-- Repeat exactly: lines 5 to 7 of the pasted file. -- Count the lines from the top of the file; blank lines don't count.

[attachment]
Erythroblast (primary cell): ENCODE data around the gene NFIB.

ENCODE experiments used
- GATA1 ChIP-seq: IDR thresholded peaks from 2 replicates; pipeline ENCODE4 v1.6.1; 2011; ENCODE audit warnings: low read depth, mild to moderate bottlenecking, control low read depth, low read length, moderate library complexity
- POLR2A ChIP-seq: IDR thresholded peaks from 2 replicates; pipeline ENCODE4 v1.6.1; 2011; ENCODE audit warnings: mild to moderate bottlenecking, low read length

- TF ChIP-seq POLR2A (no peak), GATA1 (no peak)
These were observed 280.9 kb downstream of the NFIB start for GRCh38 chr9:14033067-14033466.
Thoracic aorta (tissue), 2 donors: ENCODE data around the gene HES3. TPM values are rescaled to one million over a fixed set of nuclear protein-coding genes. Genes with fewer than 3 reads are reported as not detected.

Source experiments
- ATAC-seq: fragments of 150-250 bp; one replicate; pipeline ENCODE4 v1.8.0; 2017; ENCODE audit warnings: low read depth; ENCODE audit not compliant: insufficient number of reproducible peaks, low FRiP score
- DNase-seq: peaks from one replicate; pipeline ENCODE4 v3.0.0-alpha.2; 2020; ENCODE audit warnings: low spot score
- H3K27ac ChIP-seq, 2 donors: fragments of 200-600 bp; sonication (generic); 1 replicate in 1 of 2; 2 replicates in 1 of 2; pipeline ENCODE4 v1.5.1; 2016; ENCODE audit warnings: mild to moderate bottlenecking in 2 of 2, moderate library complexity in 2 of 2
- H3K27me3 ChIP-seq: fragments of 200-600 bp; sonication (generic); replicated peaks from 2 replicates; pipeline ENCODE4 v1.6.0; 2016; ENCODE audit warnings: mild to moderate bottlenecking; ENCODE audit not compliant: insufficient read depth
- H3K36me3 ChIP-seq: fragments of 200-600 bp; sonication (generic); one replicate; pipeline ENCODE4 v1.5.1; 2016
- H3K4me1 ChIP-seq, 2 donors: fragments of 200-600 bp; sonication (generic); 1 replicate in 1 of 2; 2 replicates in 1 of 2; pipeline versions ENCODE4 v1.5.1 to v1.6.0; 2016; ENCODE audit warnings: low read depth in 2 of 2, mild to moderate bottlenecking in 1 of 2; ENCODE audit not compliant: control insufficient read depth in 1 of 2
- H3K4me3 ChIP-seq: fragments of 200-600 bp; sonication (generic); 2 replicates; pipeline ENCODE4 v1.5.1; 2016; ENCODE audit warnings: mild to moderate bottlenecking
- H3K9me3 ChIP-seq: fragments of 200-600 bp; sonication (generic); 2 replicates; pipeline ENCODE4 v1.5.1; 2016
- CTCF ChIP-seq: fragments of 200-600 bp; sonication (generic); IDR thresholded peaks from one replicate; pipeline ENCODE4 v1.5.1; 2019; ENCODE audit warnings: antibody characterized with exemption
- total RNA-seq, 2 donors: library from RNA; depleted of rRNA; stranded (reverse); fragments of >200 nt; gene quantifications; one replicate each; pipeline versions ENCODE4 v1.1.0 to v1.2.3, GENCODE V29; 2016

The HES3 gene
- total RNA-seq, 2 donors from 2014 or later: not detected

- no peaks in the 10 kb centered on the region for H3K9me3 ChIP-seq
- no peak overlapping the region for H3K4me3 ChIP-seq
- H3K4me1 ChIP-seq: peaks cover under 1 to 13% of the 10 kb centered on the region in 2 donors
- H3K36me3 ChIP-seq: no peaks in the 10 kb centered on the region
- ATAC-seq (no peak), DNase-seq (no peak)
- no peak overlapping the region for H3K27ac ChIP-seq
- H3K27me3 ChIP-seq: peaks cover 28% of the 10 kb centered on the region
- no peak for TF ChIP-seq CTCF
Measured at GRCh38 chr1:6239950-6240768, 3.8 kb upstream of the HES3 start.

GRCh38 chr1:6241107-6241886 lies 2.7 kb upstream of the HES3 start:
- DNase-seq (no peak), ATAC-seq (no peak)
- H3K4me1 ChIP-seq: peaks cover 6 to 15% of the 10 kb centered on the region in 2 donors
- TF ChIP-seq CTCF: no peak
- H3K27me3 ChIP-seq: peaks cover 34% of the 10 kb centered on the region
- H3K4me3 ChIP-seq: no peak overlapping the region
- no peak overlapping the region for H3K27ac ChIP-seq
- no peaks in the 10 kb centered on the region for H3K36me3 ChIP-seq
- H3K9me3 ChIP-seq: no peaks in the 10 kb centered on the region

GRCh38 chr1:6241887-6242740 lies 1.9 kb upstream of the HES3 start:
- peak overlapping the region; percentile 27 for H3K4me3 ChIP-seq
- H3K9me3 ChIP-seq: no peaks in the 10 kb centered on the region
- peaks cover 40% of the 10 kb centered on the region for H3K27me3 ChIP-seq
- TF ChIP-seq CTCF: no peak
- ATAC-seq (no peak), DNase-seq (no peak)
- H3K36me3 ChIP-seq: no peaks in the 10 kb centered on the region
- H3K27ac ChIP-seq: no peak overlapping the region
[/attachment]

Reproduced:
- TF ChIP-seq POLR2A (no peak), GATA1 (no peak)
These were observed 280.9 kb downstream of the NFIB start for GRCh38 chr9:14033067-14033466.
Thoracic aorta (tissue), 2 donors: ENCODE data around the gene HES3. TPM values are rescaled to one million over a fixed set of nuclear protein-coding genes. Genes with fewer than 3 reads are reported as not detected.